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Ina BOYLE (1889-1967)
Overture for orchestra (1933-34) [8:01]
Violin Concerto (1932-33 rev. 1935) [16:39]
Symphony No. 1 Glencree (In the Wicklow Hills) (1924-27) [21:29]
Wildgeese: Sketch for small orchestra (1942) [3:47]
Psalm for cello and orchestra (1927 rev. 1928) [9:17]
A Sea Poem: Theme, variations and finale for orchestra (1919) [15:50]
Colin Clout (A Pastoral after Spenser’s "The Shepheardes Calender") (1921) [8:50]
Benjamin Baker (violin)
Nadège Rochat (cello)
BBC Concert Orchestra/Ronald Corp
rec. Watford Colosseum, 2017

Among Northern Ireland's twentieth century composers Harty and Ferguson have been reasonably well served. Both had reputations as distinguished practical musicians: Ferguson in his self-sacrificing support for Finzi in the songs and elsewhere; Harty as conductor of the Hallé. Appreciation of their own music followed on the coat-tails of those reputations. What, however, of two others: Ina Boyle (1889-1967) and Norman Hay (1889-1943)? I certainly hope that Hay will be recorded, not least for his Tintagel-like tone poem Dunluce and his Yeats sequence for voice and orchestra, The Wind Among the Reeds, both revived by the BBC and RTÉ in the last quarter century. There have been stirrings for Boyle, a pupil of Ralph Vaughan Williams and friend and contemporary of Elizabeth Maconchy, including the Elegy for cello and orchestra and the Carnegie Award-winning tone poem The Magic Harp, the latter taken up by Dutton. That said this is the first time Boyle's music has been treated to a single-composer anthology of her orchestral works. It is here performed with sympathetic insight and some rejuvenating zest.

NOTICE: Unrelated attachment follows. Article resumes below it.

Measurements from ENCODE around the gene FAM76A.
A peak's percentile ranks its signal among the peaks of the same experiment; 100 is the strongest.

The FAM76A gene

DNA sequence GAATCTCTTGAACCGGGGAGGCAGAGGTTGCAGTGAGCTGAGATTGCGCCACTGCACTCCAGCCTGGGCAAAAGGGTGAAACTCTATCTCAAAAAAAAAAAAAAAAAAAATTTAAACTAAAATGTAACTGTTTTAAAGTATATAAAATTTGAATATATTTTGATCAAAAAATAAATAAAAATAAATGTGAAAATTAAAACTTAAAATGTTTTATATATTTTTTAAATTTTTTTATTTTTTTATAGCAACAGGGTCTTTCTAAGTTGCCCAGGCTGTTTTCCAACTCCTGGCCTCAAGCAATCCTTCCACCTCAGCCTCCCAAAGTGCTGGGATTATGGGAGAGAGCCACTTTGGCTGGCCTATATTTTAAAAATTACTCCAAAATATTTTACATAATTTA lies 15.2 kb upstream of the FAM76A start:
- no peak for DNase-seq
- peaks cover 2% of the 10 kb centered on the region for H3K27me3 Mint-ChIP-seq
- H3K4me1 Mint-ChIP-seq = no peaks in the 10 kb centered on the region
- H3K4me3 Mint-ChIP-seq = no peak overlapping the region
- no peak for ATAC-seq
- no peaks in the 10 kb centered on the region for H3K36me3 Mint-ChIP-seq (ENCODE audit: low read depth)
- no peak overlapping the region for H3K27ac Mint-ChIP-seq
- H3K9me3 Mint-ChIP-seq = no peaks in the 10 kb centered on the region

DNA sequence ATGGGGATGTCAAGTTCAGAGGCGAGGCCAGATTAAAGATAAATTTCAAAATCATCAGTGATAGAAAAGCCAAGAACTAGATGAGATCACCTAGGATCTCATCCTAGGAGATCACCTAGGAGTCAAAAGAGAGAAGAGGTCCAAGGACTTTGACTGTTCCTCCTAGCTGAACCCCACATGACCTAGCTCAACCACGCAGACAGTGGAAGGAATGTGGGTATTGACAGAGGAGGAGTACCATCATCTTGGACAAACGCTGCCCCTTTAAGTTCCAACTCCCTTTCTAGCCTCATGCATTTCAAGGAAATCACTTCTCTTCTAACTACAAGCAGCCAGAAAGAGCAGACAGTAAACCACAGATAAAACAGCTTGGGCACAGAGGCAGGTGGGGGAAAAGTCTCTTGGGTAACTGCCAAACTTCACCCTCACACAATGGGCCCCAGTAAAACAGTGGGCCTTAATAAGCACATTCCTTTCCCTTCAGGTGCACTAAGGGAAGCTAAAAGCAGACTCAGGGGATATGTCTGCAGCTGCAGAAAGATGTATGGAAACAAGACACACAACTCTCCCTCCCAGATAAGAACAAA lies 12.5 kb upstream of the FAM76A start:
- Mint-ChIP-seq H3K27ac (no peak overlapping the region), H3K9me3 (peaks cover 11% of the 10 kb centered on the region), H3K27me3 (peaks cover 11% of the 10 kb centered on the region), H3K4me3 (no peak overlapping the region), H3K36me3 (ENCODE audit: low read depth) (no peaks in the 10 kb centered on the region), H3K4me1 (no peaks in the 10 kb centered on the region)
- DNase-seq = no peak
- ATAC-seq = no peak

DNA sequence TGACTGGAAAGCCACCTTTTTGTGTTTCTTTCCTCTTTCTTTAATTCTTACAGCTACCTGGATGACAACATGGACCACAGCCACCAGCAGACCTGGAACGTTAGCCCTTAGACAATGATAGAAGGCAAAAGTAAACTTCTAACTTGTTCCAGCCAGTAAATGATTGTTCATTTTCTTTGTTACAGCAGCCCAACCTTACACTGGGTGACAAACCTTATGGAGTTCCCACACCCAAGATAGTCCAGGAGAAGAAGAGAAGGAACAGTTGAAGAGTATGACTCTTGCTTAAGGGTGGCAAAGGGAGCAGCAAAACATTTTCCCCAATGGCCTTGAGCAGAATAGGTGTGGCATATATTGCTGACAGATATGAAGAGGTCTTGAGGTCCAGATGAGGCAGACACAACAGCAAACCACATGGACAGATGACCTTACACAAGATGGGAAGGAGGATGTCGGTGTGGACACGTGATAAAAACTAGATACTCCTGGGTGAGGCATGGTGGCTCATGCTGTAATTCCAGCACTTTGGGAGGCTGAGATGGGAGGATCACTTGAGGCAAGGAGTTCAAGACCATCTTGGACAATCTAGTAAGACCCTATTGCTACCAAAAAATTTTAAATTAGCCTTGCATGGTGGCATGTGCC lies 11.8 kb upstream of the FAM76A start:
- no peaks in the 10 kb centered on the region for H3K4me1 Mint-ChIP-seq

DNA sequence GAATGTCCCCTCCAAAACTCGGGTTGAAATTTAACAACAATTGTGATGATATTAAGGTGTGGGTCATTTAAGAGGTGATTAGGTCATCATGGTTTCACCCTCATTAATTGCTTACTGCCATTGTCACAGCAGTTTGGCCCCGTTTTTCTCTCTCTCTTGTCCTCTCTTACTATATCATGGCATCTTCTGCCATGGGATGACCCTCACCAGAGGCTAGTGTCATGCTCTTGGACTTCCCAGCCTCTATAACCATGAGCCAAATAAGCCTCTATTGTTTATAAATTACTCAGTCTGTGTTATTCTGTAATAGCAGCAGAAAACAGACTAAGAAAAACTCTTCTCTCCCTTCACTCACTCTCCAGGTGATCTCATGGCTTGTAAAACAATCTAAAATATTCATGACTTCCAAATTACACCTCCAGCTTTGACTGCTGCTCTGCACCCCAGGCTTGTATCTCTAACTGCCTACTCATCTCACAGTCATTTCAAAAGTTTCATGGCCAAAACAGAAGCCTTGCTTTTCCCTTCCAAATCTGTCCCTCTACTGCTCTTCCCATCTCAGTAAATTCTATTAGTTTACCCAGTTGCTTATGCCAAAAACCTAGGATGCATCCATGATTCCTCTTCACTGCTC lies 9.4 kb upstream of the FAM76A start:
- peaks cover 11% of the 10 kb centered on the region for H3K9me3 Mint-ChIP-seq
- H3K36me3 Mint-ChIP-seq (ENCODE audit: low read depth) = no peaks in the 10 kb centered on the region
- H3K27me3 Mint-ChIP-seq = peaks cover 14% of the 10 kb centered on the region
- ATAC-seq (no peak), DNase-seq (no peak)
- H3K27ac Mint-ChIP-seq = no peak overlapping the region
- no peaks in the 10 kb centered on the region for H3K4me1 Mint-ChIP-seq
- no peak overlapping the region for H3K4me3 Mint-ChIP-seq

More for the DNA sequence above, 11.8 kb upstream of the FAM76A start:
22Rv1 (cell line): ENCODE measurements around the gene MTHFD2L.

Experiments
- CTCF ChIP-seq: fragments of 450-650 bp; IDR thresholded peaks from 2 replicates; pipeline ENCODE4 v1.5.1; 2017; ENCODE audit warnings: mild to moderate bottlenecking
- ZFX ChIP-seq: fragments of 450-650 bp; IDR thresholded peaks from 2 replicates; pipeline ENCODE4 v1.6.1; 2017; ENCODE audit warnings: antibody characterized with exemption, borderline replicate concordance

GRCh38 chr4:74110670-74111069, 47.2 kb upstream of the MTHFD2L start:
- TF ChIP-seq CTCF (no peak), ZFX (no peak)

Boyle's Overture was well thought of by Vaughan Williams; no wonder. Lively innocence, occasionally soulful pages, airy poetically melancholic textures (7:01) and folksy vitality place it midway between Vaughan Williams' Poisoned Kiss overture and Moeran's Overture to a Masque. The overture ends gently in a poetic breath rather than an outdoorsy whoop. It's not especially 'Irish' in the sense of Harty's Irish Symphony. It was premiered by Jean Martinon and the Radio Éireann orchestra in 1948. Sadly, it lacks only a catchy title. The poetic Violin Concerto is all over in three movements and in just short of 17 minutes. Another work of the 1930s, it has more in common with RVW's Lark Ascending than with the big British Isles statements (Bax, Walton, Dyson¸ Creith and Moeran) of that decade and is none the worse for that. Its contemplative, affectionate melancholy is understandable given that it is dedicated to Boyle's mother who had died in 1932. Even the final Allegro is qualified with a "ma non troppo". It reminded me of another genuine 'unshouty' British concerto - that by John Jeffreys, recorded on Meridian. The Boyle concerto also ends on a gentle gesture. Benjamin Baker is a faithful and attentive advocate for this unflashy score. I see that the work was rehearsed with the BBC by André Mangeot, conducted by Aylmer Buesst but never attained a broadcast at that time.

Symphony No. 1 Glencree has been heard in recent years as part of RTÉ's Composing the Island series in 2016 (program notes). Its three movements are: 1. On Lacken Hill; 2. Nightwinds in the Valley and 3. Above Lough Bray. The soft lyrical contours of the first sing in a typically open way that brackets RVW's Pastoral and Moeran's First Rhapsody and In the Mountain Country. There are affecting solos for oboe and trumpet. Breaking the spell, the short middle movement at first lashes along. Although not as lush and romantically dense, its sturdy storm-clouds are typical of Harty's With The Wild-Geese. That said, Boyle returns to her true North with pages of Tranquillo. The impressive finale is more darkly flecked but with strong parallels drawn with Vaughan Williams at his most intense. It too ends thoughtfully without bravado or heroics.